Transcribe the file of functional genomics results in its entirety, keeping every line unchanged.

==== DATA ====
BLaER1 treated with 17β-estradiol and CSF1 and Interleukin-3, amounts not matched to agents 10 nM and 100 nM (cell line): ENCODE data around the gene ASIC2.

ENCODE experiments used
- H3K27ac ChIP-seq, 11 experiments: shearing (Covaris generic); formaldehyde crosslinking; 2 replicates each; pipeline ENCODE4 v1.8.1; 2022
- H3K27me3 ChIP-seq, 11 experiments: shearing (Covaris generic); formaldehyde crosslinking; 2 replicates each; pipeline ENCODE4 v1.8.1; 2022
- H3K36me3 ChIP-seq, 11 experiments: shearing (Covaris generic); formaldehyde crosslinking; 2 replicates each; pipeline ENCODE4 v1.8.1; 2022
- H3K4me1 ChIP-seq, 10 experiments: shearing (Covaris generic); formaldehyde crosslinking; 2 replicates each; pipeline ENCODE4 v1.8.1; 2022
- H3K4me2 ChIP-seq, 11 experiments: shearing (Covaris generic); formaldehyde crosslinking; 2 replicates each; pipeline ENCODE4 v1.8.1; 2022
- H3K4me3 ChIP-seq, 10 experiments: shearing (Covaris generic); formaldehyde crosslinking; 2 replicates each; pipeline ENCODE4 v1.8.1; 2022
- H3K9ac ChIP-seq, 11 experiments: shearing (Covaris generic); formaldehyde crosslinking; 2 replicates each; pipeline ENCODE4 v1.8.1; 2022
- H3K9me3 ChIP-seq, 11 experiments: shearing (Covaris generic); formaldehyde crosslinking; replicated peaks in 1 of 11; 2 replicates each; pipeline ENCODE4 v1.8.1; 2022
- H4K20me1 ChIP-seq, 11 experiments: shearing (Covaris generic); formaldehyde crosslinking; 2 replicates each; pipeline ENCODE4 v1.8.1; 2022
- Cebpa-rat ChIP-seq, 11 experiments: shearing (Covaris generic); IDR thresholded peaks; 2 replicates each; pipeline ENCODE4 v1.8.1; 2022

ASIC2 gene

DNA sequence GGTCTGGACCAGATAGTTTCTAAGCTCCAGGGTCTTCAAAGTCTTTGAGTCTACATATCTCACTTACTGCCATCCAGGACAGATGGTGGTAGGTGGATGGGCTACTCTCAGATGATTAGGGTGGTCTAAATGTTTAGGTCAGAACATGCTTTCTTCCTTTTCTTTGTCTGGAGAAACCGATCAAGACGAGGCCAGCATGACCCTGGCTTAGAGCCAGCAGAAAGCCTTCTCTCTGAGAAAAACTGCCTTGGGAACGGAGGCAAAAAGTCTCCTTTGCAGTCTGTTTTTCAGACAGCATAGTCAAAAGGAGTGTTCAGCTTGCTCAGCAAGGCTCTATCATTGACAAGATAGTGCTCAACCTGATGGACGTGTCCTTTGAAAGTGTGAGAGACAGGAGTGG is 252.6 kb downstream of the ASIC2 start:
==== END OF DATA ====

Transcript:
BLaER1 treated with 17β-estradiol and CSF1 and Interleukin-3, amounts not matched to agents 10 nM and 100 nM (cell line): ENCODE data around the gene ASIC2.

ENCODE experiments used
- H3K27ac ChIP-seq, 11 experiments: shearing (Covaris generic); formaldehyde crosslinking; 2 replicates each; pipeline ENCODE4 v1.8.1; 2022
- H3K27me3 ChIP-seq, 11 experiments: shearing (Covaris generic); formaldehyde crosslinking; 2 replicates each; pipeline ENCODE4 v1.8.1; 2022
- H3K36me3 ChIP-seq, 11 experiments: shearing (Covaris generic); formaldehyde crosslinking; 2 replicates each; pipeline ENCODE4 v1.8.1; 2022
- H3K4me1 ChIP-seq, 10 experiments: shearing (Covaris generic); formaldehyde crosslinking; 2 replicates each; pipeline ENCODE4 v1.8.1; 2022
- H3K4me2 ChIP-seq, 11 experiments: shearing (Covaris generic); formaldehyde crosslinking; 2 replicates each; pipeline ENCODE4 v1.8.1; 2022
- H3K4me3 ChIP-seq, 10 experiments: shearing (Covaris generic); formaldehyde crosslinking; 2 replicates each; pipeline ENCODE4 v1.8.1; 2022
- H3K9ac ChIP-seq, 11 experiments: shearing (Covaris generic); formaldehyde crosslinking; 2 replicates each; pipeline ENCODE4 v1.8.1; 2022
- H3K9me3 ChIP-seq, 11 experiments: shearing (Covaris generic); formaldehyde crosslinking; replicated peaks in 1 of 11; 2 replicates each; pipeline ENCODE4 v1.8.1; 2022
- H4K20me1 ChIP-seq, 11 experiments: shearing (Covaris generic); formaldehyde crosslinking; 2 replicates each; pipeline ENCODE4 v1.8.1; 2022
- Cebpa-rat ChIP-seq, 11 experiments: shearing (Covaris generic); IDR thresholded peaks; 2 replicates each; pipeline ENCODE4 v1.8.1; 2022

ASIC2 gene

DNA sequence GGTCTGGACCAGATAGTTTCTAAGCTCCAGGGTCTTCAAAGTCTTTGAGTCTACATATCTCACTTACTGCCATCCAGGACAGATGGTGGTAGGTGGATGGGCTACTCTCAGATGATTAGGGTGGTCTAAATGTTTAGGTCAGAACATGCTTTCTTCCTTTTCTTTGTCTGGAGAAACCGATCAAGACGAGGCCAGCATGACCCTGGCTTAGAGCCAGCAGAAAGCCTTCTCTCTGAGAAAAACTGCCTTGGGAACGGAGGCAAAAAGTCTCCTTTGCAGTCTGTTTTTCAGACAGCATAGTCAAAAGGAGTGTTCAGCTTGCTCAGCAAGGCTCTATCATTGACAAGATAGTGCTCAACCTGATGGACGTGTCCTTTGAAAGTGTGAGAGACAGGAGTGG is 252.6 kb downstream of the ASIC2 start: